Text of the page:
Anthony Fragola Temple in Spain

Parlez-Vous Anglais?

I’ll just preface by saying that I did soooo much during Semana Santa that I’m going to split the trip up into two blog posts. Yeah, I did that much. Also, side note – Semana Santa, which translates to Holy Week, is the week before Easter in which a lot of students, in both college and grade school, have a week off from class. It was our equivalent to spring break.

It started for us on Thursday, May 29th. Actually, Semana Santa technically started on Saturday, May 31st. Yes, we skipped class on Thursday and Friday. No, it wasn’t the ‘responsible thing to do.’ But no pasa nada, right? Anyway, on May 29th, there was a general strike in Spain. When my host mom asked when I was heading to Paris to start Semana Santa and I told her the 29th, I think her jaw dropped a little bit. She asked if I knew that there was a strike, that there would be minimal services available and that I might run into a wee bit of trouble. Nope. Thankfully, my host sister had a flight to Dublin on the same day from the same airport I was flying out of so I drove with her and her boyfriend Nacho. Apparently it was a good decision because there were no buses going out of Oviedo that morning due to highway blockades, angry people destroying things, etc.

I met up with everyone else at the airport (they had arrived the night before) and our flight to Paris left around 5pm. Actually, that was another snag we ran into. The flight didn’t actually fly to Paris, but rather to Beauvais, a city an hour to an hour and a half outside of Paris (thanks for letting us know, Ryanair!). By the time we had gotten off the plane, met up with two more friends coming from Barcelona, got our bags, took the shuttle to Paris and took the metro to our hotel, it was already about 10:30 at night. We didn’t have much time to do anything, but we were squeezing four people into a two-person hotel room (with to tiny beds), so we wanted to get out for a little bit. Three of us had croques, or grilled sandwiches with a fried egg and melted, crispy cheese on top while Tressa got escargot. It was awesome, yet pricey, and we soon found out that apparently almost everything is beyond expensive in Paris. Who knew?!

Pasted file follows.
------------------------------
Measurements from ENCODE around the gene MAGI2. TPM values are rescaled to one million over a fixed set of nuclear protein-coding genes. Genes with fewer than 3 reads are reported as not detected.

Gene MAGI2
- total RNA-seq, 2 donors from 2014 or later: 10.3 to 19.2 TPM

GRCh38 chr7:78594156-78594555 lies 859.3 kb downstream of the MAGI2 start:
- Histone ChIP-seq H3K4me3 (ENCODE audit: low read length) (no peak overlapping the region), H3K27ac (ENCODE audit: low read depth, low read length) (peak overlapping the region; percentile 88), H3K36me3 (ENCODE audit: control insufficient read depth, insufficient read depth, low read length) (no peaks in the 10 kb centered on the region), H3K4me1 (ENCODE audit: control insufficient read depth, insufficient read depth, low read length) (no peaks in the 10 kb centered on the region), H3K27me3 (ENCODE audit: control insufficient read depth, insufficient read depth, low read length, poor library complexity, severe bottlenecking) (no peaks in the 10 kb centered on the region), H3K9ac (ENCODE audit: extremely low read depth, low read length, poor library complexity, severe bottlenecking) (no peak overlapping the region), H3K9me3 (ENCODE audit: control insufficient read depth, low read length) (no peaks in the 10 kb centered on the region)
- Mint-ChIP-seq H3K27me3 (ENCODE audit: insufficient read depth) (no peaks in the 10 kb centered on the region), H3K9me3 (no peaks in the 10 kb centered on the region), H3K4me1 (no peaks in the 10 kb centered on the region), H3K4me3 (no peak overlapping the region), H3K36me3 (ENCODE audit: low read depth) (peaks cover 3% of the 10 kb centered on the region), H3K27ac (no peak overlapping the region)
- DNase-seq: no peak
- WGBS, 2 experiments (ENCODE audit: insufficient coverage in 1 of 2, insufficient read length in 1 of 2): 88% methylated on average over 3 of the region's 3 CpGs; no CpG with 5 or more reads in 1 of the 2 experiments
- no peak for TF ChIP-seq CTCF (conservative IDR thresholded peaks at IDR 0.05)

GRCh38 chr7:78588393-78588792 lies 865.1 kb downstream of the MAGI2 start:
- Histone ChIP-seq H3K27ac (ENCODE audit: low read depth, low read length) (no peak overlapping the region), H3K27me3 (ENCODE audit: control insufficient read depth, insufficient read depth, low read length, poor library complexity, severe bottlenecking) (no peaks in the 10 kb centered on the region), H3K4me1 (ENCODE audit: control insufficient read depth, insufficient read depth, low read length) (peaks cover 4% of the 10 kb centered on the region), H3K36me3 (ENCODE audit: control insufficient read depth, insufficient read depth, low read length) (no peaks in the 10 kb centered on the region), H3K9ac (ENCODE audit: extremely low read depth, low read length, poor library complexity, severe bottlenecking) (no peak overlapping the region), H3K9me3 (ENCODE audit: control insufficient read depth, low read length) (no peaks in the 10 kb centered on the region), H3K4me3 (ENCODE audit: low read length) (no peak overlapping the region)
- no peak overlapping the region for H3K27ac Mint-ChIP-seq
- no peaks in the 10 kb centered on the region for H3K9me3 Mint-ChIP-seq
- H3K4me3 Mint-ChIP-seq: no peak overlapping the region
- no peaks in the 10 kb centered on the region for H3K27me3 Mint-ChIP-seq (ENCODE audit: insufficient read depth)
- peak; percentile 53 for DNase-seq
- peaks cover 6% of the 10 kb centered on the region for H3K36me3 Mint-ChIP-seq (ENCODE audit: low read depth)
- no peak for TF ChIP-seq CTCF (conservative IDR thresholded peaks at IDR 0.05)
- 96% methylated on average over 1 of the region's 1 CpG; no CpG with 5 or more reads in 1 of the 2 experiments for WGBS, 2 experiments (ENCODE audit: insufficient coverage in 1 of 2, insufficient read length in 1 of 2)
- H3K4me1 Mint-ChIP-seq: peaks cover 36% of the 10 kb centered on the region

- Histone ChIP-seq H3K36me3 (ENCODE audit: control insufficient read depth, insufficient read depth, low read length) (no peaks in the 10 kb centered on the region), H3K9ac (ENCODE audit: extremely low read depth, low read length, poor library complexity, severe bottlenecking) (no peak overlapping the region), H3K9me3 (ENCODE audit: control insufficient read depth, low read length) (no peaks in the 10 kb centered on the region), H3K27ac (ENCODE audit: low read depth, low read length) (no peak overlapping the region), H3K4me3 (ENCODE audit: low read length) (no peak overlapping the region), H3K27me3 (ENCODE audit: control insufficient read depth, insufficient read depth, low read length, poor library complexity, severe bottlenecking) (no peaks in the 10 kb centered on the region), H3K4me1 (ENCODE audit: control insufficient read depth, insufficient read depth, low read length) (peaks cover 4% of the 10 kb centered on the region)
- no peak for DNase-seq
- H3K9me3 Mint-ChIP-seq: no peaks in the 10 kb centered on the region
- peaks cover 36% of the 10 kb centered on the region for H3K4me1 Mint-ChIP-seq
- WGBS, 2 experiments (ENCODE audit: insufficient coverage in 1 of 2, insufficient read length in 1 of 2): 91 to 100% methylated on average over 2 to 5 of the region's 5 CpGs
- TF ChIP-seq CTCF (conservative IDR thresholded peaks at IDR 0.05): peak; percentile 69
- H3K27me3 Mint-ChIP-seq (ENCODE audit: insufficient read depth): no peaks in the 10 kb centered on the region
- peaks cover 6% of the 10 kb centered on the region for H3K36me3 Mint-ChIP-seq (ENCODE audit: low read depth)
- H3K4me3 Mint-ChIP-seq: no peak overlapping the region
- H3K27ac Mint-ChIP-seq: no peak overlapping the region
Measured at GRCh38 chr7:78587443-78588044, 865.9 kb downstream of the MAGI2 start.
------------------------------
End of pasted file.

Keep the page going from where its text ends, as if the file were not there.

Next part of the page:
We hit the sack by midnight that night and got up around 9 or 10 the next day. We got ourselves ready, grabbed the metro again and headed to the EIFFEL TOWER:

Sacrebleu! I was finally seeing it for the first time in person! We climbed up to the second level, and when I saw we climbed, I mean we took the steps. It was a few euros cheaper and we were only in line for about 15 minutes. Score! We did have to stop at the second level, though, not only to catch our breath but also because we could only take the elevator all the way to the top. Here we are before we hopped on the asensor:

What a good looking bunch, if I do say so myself. After having someone take our picture, we went to the top, snagged some more pics while we took in the amazing view, and then grabbed the elevator back down. After grabbing something to eat (the girls got sandwiches but I felt like something sweet, so I got a merengue, which was, as expected, fantastic), we headed to the Notre Dame Cathedral: